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With an ear to the Soviet soil.

With an ear to the Soviet soil

Several dozen technical experts from the United States will get their first closeup chance to monitor a Soviet nuclear blast later this month. Officials from the Energy, State and Defense Departments will be on hand at the Kazakh testing site to demonstrate the CORRTEX system, a hydrodynamic technique that measures the strength of an explosion by means of an electric cable buried near the blast. These tests are part of a series of Joint Verification. Experiments aimed at removing obstacles to unratified treaties from the 1970s that limit the size of nuclear tests to the equivalent of 150 kilotons of TNT. In August, Soviet officials visited the U.S. test site in Nevada to measure a nuclear explosion using their own hydrodynamic system as well as seismic monitoring equipment (SN: 1/30/88, p.71).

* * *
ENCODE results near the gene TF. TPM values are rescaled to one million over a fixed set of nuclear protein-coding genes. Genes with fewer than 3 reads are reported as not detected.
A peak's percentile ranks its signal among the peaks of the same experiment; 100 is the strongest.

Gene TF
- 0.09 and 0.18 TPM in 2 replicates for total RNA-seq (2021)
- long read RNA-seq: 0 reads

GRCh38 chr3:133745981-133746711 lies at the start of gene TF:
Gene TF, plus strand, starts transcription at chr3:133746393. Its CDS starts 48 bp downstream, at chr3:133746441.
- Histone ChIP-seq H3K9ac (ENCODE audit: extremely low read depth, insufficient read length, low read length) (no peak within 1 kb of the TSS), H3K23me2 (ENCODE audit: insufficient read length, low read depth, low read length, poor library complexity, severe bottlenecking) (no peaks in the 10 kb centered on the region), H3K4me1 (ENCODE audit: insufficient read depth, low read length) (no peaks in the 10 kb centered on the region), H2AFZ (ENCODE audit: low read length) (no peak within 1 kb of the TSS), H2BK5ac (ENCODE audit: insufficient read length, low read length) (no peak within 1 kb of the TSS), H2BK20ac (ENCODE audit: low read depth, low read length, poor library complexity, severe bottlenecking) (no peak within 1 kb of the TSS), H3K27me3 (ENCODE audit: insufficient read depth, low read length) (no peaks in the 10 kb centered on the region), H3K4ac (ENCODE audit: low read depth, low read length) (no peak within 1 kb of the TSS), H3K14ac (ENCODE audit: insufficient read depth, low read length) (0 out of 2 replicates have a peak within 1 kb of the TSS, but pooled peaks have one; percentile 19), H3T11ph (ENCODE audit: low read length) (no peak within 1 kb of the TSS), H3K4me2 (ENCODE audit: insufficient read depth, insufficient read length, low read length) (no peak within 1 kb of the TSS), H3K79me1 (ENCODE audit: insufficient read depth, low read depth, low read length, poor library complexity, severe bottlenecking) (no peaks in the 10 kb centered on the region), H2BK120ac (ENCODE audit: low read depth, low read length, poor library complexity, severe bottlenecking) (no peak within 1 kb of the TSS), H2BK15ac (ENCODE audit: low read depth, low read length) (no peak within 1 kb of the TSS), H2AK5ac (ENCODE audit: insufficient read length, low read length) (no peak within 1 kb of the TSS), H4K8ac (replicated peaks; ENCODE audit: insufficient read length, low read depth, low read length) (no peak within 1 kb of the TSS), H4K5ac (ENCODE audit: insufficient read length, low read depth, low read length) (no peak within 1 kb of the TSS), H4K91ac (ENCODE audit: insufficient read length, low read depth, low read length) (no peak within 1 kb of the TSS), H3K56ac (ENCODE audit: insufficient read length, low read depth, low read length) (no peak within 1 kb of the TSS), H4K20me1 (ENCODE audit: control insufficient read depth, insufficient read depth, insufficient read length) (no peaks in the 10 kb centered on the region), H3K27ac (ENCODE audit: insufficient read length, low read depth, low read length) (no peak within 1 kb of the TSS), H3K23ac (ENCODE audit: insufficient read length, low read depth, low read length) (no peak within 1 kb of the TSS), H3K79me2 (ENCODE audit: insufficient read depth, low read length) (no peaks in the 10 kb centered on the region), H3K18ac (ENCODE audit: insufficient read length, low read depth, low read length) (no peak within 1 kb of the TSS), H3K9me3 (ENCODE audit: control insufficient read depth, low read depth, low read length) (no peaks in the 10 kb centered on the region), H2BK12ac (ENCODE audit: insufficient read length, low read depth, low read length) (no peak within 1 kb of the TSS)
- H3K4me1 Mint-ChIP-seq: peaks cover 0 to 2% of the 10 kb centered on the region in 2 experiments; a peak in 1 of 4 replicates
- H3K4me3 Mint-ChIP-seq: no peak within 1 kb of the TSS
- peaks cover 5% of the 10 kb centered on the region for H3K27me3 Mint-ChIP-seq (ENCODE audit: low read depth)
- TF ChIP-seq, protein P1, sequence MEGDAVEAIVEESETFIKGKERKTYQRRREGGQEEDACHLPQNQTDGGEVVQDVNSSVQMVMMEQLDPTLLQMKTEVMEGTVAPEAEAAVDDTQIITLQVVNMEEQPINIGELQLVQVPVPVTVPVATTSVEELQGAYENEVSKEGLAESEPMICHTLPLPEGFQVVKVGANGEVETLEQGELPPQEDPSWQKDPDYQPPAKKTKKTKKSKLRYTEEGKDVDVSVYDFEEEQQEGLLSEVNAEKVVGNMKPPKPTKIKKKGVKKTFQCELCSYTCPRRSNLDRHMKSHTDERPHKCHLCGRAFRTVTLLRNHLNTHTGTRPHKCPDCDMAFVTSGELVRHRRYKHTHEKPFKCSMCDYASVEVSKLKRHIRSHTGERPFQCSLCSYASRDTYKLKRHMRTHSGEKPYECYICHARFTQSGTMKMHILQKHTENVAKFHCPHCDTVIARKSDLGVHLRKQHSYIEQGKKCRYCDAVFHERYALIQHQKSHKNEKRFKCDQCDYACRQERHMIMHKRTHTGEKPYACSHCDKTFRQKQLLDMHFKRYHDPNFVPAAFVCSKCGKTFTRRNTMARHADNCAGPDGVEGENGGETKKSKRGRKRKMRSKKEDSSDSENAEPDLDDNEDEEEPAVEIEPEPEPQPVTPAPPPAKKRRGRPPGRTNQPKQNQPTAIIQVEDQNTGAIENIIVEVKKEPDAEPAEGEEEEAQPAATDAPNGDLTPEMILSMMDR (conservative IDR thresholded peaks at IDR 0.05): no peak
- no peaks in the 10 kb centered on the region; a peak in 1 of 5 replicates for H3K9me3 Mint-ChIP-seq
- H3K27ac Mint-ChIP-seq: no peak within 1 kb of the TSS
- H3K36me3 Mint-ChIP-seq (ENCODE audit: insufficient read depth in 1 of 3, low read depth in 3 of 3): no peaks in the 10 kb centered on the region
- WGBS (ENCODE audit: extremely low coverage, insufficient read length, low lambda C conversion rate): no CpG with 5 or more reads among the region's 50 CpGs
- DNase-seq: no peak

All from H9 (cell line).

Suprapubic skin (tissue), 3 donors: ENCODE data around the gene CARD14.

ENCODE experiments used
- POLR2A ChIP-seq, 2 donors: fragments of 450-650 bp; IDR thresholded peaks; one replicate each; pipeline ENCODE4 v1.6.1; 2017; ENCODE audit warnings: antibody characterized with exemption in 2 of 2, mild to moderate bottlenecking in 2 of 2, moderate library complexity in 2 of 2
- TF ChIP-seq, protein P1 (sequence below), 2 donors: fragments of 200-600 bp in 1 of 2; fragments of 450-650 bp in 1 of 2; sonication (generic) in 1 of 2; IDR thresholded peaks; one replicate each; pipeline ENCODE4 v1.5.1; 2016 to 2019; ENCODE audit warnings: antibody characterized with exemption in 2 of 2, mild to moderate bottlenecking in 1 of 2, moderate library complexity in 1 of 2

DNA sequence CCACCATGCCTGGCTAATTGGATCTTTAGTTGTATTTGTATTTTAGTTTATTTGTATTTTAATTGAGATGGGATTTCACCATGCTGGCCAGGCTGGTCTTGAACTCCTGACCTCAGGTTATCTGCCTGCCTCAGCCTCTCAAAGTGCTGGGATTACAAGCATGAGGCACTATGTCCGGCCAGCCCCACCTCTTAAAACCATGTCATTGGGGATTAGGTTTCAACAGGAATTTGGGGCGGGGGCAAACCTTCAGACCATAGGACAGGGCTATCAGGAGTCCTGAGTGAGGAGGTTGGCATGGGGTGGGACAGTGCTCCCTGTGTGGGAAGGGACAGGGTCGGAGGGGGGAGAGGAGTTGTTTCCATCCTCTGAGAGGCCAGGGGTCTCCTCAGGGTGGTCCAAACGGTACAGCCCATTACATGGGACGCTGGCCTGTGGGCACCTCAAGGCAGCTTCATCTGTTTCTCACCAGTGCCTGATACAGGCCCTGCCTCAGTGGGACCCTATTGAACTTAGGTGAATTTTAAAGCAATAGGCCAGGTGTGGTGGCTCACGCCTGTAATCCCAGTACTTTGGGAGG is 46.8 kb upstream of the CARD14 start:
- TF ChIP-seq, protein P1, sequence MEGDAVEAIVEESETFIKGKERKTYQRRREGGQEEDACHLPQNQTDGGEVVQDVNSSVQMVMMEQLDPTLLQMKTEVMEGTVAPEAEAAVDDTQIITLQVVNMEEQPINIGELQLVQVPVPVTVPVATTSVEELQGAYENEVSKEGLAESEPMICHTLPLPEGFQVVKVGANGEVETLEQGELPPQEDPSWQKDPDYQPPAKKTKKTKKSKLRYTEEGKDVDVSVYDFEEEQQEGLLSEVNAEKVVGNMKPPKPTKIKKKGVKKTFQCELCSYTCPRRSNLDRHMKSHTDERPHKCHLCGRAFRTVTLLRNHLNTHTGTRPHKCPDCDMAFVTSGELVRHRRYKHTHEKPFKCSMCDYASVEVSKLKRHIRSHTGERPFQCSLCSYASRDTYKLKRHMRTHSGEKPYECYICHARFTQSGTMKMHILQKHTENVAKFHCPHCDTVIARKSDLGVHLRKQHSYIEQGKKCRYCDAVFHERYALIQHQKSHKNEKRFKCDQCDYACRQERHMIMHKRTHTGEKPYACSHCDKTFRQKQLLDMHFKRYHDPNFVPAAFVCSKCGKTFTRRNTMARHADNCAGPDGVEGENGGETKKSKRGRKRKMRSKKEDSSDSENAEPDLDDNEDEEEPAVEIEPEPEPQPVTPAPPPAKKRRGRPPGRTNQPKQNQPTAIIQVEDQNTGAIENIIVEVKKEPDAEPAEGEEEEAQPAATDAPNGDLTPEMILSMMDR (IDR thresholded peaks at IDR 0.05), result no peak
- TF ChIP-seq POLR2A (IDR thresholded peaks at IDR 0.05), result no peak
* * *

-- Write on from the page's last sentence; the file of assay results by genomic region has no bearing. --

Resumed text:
Also observing the Sept. 14 Soviet blast will be several private U.S. scientists at three seismic stations, each located 100 miles away from the Kazakh test site. These scientists are working in conjunction with the Washington, D.C.-based Natural Resources Defense Council--a private environmental group that has negotiated its own monitoring agreement with the Soviet Academy of Sciences. Through this project, the council hopes to demonstrate that seismic equipment can reliably verify a total or near-complete ban on testing (SN:4/16/88, p.245).
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Title Annotation:U.S. officials to monitor Soviet nuclear blast
Publication:Science News
Date:Sep 10, 1988
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